When I was the head of safety for a large factory back in 2008, if someone would have asked me whether achieving zero accidents was possible, I would have said "no." And I would have been wrong.

“Whether you think you can, or you think you can't - you're right.” – Henry Ford

That quote has been referred to so many times, it may have lost some of its power, but it is just as true today as it was when Henry Ford first said it. Our beliefs dictate our effort. When it comes to keeping workers safe, we need a goal of zero accidents.

When I believed zero accidents was not possible, it was based on forty-one years of history with our factory. I was the safety officer for the world’s largest fluorescent light factory. It was a twenty-four-hour operation with 500 employees working with glass, high-speed equipment, and fire.

What I did not understand at the time was the power that can be harnessed when management and the workforce commit to safety. We had never in the plant’s history made a united commitment to protect each other: to establish safety as our number one priority and create a safety culture.

A “culture,” can be defined as the values and behaviors of a group. We wanted our culture to value safety first. No work goals were to jeopardize a worker’s safety.

In 2009 we had a 50% reduction in OSHA recordable accidents and 75% in lost time accidents. In 2010 we continued to improve and saw one entire shift go the full year with no OSHA recordable accidents, and then a large department did the same, and another. They had proven to all of us that a zero accident was possible. I did some digging and found we had employees with over thirty years of safe work history!

We changed our safety slogan to “The Journey to Zero.” We got a life-size cardboard cutout of NASCAR driver Danica Patrick as our new safety mascot. We wanted someone that represented taking a quick journey, and a NASCAR driver got everyone’s attention. Whenever someone got hurt, we put a band aid on Danica to show where the injury was. Most of Danica’s band aids that year were from minor accidents as our safety continued to improve.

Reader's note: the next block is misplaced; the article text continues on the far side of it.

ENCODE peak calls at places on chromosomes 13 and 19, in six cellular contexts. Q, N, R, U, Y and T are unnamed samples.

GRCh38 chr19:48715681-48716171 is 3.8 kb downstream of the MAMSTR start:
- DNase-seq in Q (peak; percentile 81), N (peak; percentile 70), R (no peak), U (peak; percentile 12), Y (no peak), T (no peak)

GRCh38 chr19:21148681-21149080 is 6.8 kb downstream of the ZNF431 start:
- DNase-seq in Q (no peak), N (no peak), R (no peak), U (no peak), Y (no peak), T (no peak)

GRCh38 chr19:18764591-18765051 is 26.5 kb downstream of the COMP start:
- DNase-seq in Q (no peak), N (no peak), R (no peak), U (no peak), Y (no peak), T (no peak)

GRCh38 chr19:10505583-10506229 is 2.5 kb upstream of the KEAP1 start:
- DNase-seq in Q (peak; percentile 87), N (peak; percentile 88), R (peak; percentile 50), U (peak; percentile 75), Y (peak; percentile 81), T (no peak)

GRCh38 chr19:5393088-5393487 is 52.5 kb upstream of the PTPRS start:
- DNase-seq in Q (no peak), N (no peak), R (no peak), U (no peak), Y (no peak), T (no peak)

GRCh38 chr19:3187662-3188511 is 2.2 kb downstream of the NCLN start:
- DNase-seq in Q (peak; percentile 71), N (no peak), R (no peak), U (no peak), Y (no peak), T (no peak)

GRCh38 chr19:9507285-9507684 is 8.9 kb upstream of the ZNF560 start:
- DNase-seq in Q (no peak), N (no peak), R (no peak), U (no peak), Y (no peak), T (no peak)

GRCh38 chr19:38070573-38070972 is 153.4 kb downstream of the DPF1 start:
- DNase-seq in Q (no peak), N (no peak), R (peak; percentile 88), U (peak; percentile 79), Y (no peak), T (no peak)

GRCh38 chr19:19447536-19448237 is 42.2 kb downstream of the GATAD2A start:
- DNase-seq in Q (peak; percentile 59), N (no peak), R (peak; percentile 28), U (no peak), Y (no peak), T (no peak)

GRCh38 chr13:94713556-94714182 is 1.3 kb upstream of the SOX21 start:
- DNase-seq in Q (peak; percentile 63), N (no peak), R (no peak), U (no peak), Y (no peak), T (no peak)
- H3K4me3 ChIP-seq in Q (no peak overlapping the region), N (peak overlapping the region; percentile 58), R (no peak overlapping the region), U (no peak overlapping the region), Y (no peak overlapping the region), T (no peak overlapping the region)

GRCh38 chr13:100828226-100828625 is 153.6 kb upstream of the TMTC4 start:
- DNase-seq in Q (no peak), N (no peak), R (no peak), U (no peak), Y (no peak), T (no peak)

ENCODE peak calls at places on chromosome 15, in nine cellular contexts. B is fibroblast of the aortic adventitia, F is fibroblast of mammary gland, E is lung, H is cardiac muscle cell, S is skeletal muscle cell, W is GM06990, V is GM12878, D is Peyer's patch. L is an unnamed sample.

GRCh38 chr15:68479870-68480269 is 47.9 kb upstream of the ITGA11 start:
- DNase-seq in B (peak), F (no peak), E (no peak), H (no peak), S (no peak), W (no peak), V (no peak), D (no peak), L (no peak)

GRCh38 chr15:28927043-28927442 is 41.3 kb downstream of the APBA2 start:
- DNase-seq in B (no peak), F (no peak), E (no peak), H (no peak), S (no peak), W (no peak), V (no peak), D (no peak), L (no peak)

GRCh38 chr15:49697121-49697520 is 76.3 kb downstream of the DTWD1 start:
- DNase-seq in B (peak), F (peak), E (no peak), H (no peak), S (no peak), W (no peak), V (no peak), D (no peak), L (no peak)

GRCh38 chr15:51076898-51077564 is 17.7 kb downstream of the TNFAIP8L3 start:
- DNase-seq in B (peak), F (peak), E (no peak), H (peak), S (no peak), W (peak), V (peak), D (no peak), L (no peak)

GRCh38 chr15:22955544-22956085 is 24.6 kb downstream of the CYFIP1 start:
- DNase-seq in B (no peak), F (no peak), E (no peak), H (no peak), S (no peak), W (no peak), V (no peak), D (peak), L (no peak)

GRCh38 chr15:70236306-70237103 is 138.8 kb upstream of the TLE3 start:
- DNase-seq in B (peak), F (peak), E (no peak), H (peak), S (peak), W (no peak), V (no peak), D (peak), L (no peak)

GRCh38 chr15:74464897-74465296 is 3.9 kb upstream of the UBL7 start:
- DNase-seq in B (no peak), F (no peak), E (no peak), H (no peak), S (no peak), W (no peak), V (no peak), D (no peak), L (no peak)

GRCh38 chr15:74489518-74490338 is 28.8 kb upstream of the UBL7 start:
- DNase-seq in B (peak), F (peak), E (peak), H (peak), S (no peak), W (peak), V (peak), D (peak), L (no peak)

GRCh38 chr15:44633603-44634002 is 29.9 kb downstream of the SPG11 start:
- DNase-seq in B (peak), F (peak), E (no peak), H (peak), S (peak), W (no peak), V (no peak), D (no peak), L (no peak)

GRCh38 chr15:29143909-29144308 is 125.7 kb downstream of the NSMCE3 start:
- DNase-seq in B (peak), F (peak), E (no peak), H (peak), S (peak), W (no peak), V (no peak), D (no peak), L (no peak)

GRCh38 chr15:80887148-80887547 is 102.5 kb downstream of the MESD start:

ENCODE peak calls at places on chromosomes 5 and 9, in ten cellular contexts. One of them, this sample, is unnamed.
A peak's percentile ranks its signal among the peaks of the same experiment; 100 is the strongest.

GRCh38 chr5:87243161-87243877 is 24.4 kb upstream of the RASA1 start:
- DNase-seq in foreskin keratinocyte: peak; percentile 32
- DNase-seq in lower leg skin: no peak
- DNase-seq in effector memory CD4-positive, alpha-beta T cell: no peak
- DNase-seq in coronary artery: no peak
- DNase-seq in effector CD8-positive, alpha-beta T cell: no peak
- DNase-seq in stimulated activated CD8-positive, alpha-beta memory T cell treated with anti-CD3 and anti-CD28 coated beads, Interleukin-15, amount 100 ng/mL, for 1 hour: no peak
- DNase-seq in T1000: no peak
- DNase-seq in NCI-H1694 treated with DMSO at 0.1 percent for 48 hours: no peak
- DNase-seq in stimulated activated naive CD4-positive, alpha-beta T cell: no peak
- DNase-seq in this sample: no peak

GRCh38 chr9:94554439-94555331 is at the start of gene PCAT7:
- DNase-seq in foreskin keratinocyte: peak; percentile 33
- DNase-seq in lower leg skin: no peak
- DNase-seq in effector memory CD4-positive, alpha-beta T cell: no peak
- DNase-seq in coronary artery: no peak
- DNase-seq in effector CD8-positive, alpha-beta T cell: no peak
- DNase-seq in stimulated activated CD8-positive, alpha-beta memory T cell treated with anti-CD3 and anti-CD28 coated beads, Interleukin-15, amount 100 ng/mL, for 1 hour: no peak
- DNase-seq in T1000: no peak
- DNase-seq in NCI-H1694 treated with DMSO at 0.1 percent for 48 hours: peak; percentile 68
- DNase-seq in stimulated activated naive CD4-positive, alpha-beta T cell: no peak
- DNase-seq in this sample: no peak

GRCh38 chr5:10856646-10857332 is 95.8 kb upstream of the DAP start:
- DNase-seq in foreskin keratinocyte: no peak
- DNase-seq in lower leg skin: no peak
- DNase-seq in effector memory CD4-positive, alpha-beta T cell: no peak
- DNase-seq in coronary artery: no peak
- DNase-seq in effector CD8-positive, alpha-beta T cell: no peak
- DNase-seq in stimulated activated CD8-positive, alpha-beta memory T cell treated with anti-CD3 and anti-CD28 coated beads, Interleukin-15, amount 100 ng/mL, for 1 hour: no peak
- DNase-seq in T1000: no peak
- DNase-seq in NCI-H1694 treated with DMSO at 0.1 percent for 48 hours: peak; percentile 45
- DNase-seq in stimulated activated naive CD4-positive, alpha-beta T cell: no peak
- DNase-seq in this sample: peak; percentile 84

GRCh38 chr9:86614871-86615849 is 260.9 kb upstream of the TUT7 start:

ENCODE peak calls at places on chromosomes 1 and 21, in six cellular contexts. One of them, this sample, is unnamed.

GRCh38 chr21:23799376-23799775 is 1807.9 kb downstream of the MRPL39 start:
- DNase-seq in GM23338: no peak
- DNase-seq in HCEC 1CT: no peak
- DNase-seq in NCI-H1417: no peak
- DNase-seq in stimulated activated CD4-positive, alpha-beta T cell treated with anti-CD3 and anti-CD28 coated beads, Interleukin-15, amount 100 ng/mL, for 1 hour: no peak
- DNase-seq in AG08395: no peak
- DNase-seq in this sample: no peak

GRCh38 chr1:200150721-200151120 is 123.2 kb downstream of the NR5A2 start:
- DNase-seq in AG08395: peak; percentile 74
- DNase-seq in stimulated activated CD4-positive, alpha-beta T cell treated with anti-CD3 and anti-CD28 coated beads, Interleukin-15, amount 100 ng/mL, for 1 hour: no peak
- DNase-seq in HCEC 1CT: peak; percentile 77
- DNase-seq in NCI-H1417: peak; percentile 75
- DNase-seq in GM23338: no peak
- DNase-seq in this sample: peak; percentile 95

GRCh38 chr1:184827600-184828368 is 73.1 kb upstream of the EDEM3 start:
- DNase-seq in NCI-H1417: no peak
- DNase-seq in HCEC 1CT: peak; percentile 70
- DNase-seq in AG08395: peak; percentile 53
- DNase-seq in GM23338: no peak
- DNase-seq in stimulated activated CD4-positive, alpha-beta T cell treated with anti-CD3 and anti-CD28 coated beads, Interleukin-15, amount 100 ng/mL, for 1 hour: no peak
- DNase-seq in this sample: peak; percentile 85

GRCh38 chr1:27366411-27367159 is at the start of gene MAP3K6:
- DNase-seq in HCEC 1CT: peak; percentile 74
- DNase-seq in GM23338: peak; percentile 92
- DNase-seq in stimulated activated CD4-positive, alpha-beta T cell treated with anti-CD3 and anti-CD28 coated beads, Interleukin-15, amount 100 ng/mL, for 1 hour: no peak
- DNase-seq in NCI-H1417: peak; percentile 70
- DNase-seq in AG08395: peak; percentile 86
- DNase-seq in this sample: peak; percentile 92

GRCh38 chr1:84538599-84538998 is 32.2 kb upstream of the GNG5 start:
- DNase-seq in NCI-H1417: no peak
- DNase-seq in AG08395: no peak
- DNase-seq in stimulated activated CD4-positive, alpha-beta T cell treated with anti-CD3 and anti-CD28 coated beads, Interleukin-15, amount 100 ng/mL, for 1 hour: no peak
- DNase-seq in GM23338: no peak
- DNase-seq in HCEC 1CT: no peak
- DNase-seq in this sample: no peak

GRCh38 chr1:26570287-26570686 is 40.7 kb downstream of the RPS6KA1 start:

We made race car safety t-shirts that had our safety slogan, “The Journey to Zero.” Our target each year was to reduce accidents by a set percentage over the previous year. But our goal was now: Zero Accidents!

On signs and bulletin boards throughout the factory you would see:

  • Our Safety Target for this year is less than_____ OSHA RECORDABLE ACCIDENTS
  • Our Safety Goal is ZERO OSHA RECORDABLE ACCIDENTS

The “targets” served as our incremental improvements on our journey to zero, like mile markers while running a marathon. Achieving targets gave us something to celebrate.

The Goal Must Be Zero Accidents

How many work-related injuries is an acceptable amount? When you think about it, the goal must be zero. When management and the workforce focus on making safety number one, amazing things happen. We become more aware of unsafe conditions and unsafe behavior. Like a light bulb vs. a laser, we gain intensity and a stronger desire to keep everyone safe. Zero accidents were everyone’s safety goal. We (the hourly staff and management) came up with a five-fold safety formula.

Our Five-Fold Safety Formula

We focused on identifying the five leading indicators of accidents:

  1. Short Cuts
  2. Snap Decisions
  3. Complacency
  4. Unsafe Behavior
  5. Unsafe Conditions

Our entire workforce was actively seeking them out.

When workers identified unsafe behaviors or unsafe conditions, they used our Kaizen system to create a safety project and address the safety issues. Between 2009 and 2012, we had over 2000 completed safety projects.

We trained all employees in basic hazard assessment. We wanted them to understand and recognize hazards in their work area. They needed to understand the controls in place to protect them from each hazard.

Is Zero Accidents Possible?

Now when someone asks me if zero accidents are possible, I say "yes." Henry Ford had it right. When we changed our belief and embraced safety, we saw that zero accidents was possible.

What do you think? Are zero accidents possible? What do your management team and workforce believe? Based on experience, I can now say that zero accidents are possible.

Make Zero Accidents your goal. It begins with belief. Henry Ford had it right. If we applied Henry’s belief to worker safety, it would go like this:

“If you think you can achieve zero accidents, or believe you can’t achieve zero accidents - you're right.”

What do you believe?